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Friday, December 17, 2010

Throwdown: Yamaha's Custom EX Tenor Saxophone vs. Selmer's Reference 36 Tenor Saxophone

Last week I wrote that Yamaha's Custom Z tenor sax was similar to the Selmer Mark VI at least in the focused, warm yet punchy sound it produces. If the Custom Z reminds me of the Mark VI, Yamaha's Custom EX reminds of Selmer's Super Balanced Action even more so.

Yamaha Custom EX Tenor
I've also recently play tested a Selmer Reference 36 Tenor, which is Selmer's modern horn "built in the spirit" of their original 1936 Balanced Action (similar to the SBA in feel and tone), so I thought it would be remiss if I didn't comppare the Custom EX and the Reference 36 for all of you looking to get a saxophone similar to the SBA without paying anywhere from $6,000 (Ebay) to $14,000 (Roberto's in NYC).

For those of you who are feeling out of the loop Selmer's SBA (Super Balanced Action) is their model that came after the 1936 Balanced Action and before the 1954 Mark VI.  Both the Mark VI and SBA are two of the most coveted saxophone models of all time. For those of you who are in the loop, here is a lesser know fact for you. The SBAs were actually labeled Super Action and not Super Balanced Action by Selmer.  Despite the 'Balanced' of the previous model being formally changed to 'Super' as the new line launched, Super Balanced Action is the name most of the sax community uses today.

Before I get started I should mention that I originally played the Custom EX with its Custom G3 neck, which was good, but the EX played even better with the Custom G1 neck I borrowed from the nearby Custom Z.  I believe you can get the best results out of the EX with the Custom G1 neck, and I'll go into the details on the necks later.

Tone

The Custom EX's tone is similar to an SBA.  The tone is big and a little spread.  There are plenty of deep overtones present in the tone also similar to the SBA.  I believe the SBA has a little more core or meat to the tone than the EX, but there is a marked similarity between the two.

The Reference 36 tone reminds me more of a Mark VI than an SBA or the earlier Balanced Action.  It has a big focused tone and sounds less spread than an SBA.  The Reference 36 tone has plenty of core or meat to it.  Its tone reminds me a lot of Yamaha's Custom Z which I reviewed last week.

Response and Feel

Selmer Reference 36 Tenor
The Custom EX really shines in the feel of blowing through the horn.  It is very free blowing and has very little back pressure.  Its not quite as free blowing as my SBA but it comes closer than most modern horns I've played. This means the Custom EX requires more air support and focus, much like a vintage horn, to maintain a supported tone as you move from note to note.  A horn with more back pressure or resistance requires less air support and focus for quick response from note to note, one of the advantages and what some consider to be a crutch of most modern horns.  That crutch can also be a disadvantage because it often results in a less malleable tone.  The free blowing feel of the Custom EX does require the added air support and focus, but it also adds a greater flexibility and range of color to the tone.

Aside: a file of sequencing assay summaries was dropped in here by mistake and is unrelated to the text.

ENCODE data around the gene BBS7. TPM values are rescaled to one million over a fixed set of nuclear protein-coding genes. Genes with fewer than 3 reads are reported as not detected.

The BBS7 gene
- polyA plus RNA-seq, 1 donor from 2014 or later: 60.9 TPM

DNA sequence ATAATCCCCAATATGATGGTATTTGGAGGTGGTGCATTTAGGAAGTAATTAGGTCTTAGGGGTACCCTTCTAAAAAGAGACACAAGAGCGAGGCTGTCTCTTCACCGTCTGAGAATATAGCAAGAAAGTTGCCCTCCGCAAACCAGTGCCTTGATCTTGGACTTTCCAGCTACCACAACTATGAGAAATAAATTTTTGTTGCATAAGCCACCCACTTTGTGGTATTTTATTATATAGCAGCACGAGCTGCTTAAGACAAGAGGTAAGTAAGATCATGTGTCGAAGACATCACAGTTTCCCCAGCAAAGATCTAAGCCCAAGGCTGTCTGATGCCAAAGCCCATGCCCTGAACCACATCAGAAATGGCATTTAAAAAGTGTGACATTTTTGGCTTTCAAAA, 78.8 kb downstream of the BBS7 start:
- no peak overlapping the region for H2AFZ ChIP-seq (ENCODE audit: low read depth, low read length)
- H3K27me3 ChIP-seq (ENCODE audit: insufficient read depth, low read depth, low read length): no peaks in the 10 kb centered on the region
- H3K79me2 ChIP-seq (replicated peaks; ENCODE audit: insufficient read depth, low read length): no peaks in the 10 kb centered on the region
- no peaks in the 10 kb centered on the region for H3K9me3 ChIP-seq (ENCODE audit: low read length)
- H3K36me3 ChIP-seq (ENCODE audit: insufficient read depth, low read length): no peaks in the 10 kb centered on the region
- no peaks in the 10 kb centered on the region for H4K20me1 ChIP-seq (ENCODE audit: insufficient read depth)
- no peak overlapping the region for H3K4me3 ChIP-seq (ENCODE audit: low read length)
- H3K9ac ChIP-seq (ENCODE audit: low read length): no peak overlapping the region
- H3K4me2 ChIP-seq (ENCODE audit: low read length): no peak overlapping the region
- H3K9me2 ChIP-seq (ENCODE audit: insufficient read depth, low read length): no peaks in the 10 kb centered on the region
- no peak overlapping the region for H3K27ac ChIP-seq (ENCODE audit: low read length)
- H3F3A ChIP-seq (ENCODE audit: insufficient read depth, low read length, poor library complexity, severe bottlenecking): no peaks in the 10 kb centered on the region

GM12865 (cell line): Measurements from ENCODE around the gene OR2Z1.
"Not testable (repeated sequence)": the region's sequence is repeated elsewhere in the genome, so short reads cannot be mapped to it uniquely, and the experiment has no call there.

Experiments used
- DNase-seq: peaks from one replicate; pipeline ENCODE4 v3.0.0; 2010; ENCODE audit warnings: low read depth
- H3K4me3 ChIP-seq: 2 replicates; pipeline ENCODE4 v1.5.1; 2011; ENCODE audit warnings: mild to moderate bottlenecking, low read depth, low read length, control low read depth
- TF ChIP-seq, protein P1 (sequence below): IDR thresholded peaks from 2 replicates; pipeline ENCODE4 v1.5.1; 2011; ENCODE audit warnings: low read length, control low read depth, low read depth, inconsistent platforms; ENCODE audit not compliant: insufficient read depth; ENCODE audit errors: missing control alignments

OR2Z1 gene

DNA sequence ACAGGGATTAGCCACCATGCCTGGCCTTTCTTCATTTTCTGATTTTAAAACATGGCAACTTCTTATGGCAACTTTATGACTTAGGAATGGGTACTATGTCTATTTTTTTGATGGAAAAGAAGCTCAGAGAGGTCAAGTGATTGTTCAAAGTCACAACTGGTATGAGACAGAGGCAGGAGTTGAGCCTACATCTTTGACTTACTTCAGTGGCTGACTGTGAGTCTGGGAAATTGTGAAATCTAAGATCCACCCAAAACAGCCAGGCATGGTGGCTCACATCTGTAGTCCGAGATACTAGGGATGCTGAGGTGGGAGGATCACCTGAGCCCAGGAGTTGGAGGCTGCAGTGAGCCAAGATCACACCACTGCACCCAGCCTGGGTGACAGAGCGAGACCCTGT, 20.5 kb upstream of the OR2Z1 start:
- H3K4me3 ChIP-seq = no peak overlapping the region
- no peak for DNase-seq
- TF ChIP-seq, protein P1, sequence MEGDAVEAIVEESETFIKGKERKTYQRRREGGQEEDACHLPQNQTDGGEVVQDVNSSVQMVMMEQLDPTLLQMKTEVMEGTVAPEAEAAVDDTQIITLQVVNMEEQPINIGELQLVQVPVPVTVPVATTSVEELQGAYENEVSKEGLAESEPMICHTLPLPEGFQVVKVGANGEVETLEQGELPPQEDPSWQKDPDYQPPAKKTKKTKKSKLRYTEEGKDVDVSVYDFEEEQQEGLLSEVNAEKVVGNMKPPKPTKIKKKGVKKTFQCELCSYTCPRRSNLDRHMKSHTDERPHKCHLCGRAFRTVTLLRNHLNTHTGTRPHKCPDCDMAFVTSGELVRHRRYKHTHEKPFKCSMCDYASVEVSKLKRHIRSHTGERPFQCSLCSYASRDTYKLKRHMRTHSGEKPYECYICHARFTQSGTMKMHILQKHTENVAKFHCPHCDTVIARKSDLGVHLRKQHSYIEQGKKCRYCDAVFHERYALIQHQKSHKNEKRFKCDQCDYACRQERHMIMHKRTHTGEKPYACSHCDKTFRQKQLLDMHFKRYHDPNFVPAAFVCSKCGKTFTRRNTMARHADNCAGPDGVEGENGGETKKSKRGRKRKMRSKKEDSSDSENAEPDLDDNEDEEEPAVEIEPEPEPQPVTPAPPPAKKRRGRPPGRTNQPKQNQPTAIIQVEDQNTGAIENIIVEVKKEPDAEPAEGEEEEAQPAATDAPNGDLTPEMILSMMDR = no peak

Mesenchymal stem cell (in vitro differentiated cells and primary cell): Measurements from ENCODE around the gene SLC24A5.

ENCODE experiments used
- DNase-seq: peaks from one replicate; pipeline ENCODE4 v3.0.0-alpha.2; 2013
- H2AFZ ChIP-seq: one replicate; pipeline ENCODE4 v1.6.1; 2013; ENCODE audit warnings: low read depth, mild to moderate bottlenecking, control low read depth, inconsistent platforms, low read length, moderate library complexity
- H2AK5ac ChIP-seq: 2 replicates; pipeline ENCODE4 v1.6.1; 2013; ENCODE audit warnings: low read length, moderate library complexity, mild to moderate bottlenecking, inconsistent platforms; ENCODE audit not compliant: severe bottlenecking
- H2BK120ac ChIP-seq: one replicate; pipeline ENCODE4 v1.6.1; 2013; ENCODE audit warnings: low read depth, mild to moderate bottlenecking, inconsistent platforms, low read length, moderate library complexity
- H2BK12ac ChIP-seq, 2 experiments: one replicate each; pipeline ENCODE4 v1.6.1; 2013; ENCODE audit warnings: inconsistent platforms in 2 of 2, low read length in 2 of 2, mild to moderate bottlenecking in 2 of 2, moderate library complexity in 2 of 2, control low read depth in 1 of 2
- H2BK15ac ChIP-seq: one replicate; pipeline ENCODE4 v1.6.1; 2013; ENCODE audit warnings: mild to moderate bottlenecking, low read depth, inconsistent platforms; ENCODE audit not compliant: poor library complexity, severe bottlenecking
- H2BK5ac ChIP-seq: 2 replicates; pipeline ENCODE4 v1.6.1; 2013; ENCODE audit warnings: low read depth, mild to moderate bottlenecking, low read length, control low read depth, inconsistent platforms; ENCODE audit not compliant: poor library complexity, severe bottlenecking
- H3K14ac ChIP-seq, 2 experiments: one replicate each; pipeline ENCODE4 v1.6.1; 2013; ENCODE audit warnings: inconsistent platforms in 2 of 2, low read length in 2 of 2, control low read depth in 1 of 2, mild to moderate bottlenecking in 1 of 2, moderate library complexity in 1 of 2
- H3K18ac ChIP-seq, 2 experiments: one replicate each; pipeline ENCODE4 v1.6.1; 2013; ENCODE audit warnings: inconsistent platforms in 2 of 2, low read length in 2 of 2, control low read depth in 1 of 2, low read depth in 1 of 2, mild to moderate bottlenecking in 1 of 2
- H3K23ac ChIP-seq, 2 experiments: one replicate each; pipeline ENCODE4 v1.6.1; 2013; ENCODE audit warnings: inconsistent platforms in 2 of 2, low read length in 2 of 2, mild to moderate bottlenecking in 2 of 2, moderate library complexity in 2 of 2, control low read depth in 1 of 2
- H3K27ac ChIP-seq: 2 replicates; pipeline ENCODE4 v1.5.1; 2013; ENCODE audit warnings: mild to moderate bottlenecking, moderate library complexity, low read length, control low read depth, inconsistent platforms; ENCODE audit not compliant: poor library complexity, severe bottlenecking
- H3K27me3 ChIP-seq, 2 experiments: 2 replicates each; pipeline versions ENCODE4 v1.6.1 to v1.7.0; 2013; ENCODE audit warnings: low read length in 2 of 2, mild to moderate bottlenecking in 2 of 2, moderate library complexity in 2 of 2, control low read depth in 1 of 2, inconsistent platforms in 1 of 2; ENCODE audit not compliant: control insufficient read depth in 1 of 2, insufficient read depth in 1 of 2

A quick note on the Yamaha necks - The main reason I prefered the Custom G1 neck over the Custom G3 neck is because it provided a nice balance between a free blowing feel and quick response while moving up and down the horn.  The G3 neck didn't respond quite as quickly.  The
G1 neck also provided a little more core to the sound.

Selmer's Reference 36 seems to take the more modern approach.  It feels less free blowing than an SBA, your average Mark VI and the Custom EX.  This results in a quick and easy response while moving from note to note, again similar to the Custom Z I reviewed last week. Though it comes closer than many modern horns it doesn't really recreate the feel of blowing through a vintage horn like a Mark VI, SBA or Balanced Action.

Conclusion:  In my opinion, Yamaha's Custom EX comes closer than Selmer's Reference 36 to feeling and sounding like the SBA or Balanced Action tenors of yesteryear. Saxes vary even within models, so take this conclusion with a grain of salt and try them for yourself!

3 comments:

  1. How did you feel about the weight and ergonomics of each horns compared to your SBA? I was shocked by how every key seemed to fall under my fingers naturally and how light weight the SBA I tried was.

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  2. I don't know if I mentioned, it but they feel like any yamaha, which is pretty similar to any modern horn. Basically, bigger and heavier than an SBA or even Mark VI

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  3. Thanks for the reply! Feel is important IMO. Response and tone are fine but you don't want the horn to get in the way...

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